Metro, Column

The Good, the Bad, and the Ugly: A Retrospective on North Station’s History

Twenty-one years is a long time.

The city I’ve called home for my entire life, even though I’m actually from a tiny suburb 40 minutes away, has gone from being the home of Whitey Bulger to one of the most highly rated places to live in the United States. It’s the nicer version of New York City, lacking only the perks of actually living in New York City.

Some things haven’t changed: Traffic is still not great, it’s impossible for transplants from other cities to fathom how one planned without a grid can possibly be navigated, and the drivers are still terrible. But all the ugly green rust-tinged overpasses clogged with knots of traffic are gone, years of sports futility have ended, and it’s much harder to find an actual Boston accent than it was 20 years ago.

Yet for me, an entirely selfish person, I care about none of that. I only care about two places in Boston: Fenway Park and the TD Garden—formerly the FleetCenter.

I grew up going to those two sports arenas, watching the Red Sox break their 86-year World Series curse and the Celtics and Bruins break decades-long championship dry spells. Those were nice moments. But nobody really cares about that.

Fenway Park has had its own growth spurt that has been written about endlessly. So let’s talk about the Garden.

I don’t remember my first time in North Station—the train depot that serves as the home of two of the most storied franchises in the history of basketball and hockey. The original Boston Garden was closed eight months before I was born and replaced by a pretty bland building with a curved roof, train station, and parking garage. There wasn’t anything flashy about it—it had escalators and elevators, and those were the only especially modern things in the place. The hallways were depressing. To even get there you had to ride in an elevator that seemed older than the building could possibly be, and you quite literally walked through the train station in order to get to the entrance, which was just two sets of escalators. There was nothing grand about a single thing in the entire building.

But I grew up there. I fell in love with it.

Everybody I knew who remembered the old Garden constantly complained about how the new building just couldn’t measure up. It lacked character, was too corporate, didn’t smell of banners and cigars. The noise couldn’t be replicated—the memories were untouchable in ways I couldn’t even wish to imagine.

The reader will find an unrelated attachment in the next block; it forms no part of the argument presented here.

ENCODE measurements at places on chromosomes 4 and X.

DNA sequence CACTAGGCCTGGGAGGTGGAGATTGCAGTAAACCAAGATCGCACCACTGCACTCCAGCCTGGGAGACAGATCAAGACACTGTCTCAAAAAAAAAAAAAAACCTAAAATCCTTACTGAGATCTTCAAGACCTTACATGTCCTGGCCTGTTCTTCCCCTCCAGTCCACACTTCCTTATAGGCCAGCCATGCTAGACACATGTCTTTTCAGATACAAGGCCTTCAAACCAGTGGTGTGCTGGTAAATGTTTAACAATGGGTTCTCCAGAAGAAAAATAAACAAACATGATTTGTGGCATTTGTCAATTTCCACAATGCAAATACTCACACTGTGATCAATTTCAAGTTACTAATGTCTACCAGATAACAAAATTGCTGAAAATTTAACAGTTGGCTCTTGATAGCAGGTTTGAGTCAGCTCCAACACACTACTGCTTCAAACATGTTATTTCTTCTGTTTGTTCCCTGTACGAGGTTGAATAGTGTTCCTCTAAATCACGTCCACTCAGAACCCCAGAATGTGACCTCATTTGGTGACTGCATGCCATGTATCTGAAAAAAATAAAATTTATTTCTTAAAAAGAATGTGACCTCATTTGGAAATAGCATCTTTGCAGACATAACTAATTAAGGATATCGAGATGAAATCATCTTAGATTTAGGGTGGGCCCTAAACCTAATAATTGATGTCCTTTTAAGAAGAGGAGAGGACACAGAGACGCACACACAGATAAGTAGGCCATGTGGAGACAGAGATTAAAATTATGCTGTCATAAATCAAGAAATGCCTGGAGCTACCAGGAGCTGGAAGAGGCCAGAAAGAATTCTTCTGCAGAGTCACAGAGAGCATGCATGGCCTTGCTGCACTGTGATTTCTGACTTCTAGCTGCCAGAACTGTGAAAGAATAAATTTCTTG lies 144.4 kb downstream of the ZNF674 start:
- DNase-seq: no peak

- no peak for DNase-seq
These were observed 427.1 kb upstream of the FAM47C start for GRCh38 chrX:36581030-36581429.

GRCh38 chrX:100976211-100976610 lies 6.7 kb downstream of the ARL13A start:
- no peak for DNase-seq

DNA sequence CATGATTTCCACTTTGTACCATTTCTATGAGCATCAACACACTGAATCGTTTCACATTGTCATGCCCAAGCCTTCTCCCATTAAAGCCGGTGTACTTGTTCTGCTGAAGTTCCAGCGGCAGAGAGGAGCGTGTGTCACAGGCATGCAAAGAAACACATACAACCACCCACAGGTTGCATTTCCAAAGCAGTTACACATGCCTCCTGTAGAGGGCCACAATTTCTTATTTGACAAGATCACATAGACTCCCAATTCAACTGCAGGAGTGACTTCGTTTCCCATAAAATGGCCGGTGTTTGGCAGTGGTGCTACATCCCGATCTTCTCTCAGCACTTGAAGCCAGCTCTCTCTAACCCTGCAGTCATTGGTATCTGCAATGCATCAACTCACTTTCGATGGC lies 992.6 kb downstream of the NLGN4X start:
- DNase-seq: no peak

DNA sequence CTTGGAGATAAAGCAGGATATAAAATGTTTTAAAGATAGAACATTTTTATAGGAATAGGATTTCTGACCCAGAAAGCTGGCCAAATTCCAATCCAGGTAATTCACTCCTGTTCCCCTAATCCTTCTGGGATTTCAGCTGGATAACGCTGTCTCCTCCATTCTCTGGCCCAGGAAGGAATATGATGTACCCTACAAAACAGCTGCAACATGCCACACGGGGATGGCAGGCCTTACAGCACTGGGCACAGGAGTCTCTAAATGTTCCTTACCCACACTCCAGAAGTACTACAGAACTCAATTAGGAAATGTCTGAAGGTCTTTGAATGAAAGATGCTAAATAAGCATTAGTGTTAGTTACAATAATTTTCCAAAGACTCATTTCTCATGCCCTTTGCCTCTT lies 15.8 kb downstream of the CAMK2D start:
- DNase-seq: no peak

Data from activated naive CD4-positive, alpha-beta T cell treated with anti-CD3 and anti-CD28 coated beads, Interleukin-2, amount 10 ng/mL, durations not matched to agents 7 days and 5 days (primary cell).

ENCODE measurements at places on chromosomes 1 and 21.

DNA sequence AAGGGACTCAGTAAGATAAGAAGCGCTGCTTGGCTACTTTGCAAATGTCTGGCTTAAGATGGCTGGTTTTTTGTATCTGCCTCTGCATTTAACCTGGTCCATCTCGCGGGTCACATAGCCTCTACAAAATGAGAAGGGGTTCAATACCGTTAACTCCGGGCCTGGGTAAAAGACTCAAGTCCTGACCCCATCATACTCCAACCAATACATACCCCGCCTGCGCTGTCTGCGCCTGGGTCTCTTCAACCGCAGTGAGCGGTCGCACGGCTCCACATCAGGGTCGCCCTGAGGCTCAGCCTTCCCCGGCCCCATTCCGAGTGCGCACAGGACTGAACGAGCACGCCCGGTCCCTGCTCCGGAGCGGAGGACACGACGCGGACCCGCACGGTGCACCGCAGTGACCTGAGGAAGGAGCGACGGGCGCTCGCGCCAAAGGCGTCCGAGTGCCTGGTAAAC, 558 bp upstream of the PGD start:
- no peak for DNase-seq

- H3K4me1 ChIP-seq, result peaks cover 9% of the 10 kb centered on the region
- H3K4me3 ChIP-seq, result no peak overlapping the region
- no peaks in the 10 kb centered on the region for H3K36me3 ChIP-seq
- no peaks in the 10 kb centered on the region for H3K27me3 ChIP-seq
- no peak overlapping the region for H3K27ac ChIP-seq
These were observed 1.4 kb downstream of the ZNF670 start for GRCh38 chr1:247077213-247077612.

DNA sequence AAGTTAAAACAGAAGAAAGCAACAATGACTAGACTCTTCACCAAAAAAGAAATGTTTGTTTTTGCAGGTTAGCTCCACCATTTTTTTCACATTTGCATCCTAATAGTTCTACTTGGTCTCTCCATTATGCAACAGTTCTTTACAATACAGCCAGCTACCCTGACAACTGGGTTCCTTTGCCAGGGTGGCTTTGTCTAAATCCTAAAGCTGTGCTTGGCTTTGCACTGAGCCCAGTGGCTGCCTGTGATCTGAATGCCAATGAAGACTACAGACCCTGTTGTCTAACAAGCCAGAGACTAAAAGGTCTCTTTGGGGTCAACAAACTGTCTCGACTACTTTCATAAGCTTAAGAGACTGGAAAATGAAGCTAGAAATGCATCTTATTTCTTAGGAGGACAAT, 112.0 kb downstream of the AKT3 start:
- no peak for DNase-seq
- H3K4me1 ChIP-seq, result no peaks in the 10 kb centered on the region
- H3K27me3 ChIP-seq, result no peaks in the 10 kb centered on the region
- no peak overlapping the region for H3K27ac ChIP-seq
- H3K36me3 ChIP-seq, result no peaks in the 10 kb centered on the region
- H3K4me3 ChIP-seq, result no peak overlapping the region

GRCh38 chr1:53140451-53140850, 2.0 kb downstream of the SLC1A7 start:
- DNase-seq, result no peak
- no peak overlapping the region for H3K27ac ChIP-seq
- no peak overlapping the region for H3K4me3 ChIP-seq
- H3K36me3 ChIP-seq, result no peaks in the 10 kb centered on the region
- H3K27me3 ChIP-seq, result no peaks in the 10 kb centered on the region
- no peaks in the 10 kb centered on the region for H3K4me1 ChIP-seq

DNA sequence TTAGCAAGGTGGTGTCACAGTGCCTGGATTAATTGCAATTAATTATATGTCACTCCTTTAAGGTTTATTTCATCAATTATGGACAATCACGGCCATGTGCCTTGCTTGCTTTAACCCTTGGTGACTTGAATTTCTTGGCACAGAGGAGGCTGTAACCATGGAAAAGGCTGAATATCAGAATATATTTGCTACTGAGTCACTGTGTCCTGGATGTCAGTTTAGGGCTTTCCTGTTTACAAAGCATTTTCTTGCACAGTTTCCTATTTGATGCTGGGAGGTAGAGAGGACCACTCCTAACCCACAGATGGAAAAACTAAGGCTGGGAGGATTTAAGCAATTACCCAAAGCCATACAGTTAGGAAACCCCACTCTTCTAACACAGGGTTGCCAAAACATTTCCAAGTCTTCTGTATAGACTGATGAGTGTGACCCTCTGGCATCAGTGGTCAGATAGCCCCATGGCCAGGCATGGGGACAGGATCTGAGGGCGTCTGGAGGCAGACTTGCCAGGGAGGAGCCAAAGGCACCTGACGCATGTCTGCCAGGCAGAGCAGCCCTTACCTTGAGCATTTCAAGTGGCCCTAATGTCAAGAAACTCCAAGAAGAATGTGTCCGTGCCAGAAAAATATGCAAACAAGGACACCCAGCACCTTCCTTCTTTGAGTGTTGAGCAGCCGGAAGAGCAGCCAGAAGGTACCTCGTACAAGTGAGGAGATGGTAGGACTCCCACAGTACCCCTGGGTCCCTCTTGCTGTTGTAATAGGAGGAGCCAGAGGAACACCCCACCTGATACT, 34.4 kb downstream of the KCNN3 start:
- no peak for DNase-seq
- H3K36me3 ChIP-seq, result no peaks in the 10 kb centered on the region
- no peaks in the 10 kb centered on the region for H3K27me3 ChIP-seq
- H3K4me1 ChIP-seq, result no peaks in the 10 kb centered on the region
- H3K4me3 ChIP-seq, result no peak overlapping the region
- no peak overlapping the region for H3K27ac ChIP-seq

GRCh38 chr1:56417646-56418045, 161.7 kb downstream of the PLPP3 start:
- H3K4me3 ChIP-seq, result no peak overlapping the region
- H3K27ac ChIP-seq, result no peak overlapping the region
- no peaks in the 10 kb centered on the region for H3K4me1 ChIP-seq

I did not care. I was lucky enough to spend many a night wandering through the elevator doors into North Station to get into an endless line to those always-on-the-brink-of-breaking escalators. At the time, there were parking attendants who you paid through a window so you could leave the garage later, and in the 15 years those attendants took my dad’s money, I never saw one of them smile.

In the train station, pictures of my idols were glued to massive pillars holding up the court and ice I would learn to love so much.

Those pictures are almost all that is left of my favorite childhood home.

They don’t lie next to a train platform anymore. Instead, they border the Red Auerbach concourse, where you’ll find two Dunkin Donuts—there was always one, but I guess sometimes you just need a second Dunkin 40 feet away to make sure people don’t miss it—a nice-ish bar, an ice-cream stand that’s won Best of Boston even though it’s in a train station, and a convenience store.

A convenience store! In North Station! A place where I have spent so much time sitting in my father’s passenger seat waiting on a ramp inside of a garage where zero cars are moving because they somehow didn’t put exits into a parking garage. There was nothing about North Station that was convenient when I was a kid, and now it’s quite literally filled to the brim with convenience. All North Station had for food or drink in 2003 was Dunkin or McDonald’s. Thank goodness those places are still around. Some things should never change.

In the Garden, gone are the old yellow signs with green numbers to show where your seats are. Everything is black and silver now, reeking of cash and mixed drinks that cost $17.

I grew up leaving there exhausted but excited, never having felt more fulfilled than watching the Celtics or Bruins win a playoff game. It never occurred to me that the Garden should look like a really large version of a club.

But the thing I’ve learned is that the old way isn’t the better way. Now I leave actually well fed and missing even more money than usual for good reasons. I’m comfortable—there’s less swearing, more rich drinks, fewer racial slurs. I miss the old days, I miss being young, I miss the place where I fell in love with basketball and hockey. Yet even though the home I once knew and loved is, for all intents and purposes, gone, I think it’s for the best.

In the time it took the Garden to get a makeover, I’ve gone to six schools, written for two newspapers, developed a terrible play, posted multiple embarrassing videos of myself on the internet, gotten fat, gotten skinny, made friends, lost some of them, made others, had surgeries, and become obsessed with the Lego movies. As I grow, my city, and the only Garden I’ve ever cared about, has grown with me. I can’t wait to show my horrible children a new place they can fall in love with, just like I did when I was a terrible child who needed to see a ball go through a basket in order to shut up. More renovations are coming, but I’m not bitter about the changes anymore like a proper Bostonian should be—I’m excited to see what’s next for my favorite building in my favorite city.

I’ll always miss the parking attendants though. They’ve been replaced by computers.

Although, when you think about it, it’s not like computers smile either.

Featured Image by Anna Tierney / Graphics Editor

January 28, 2018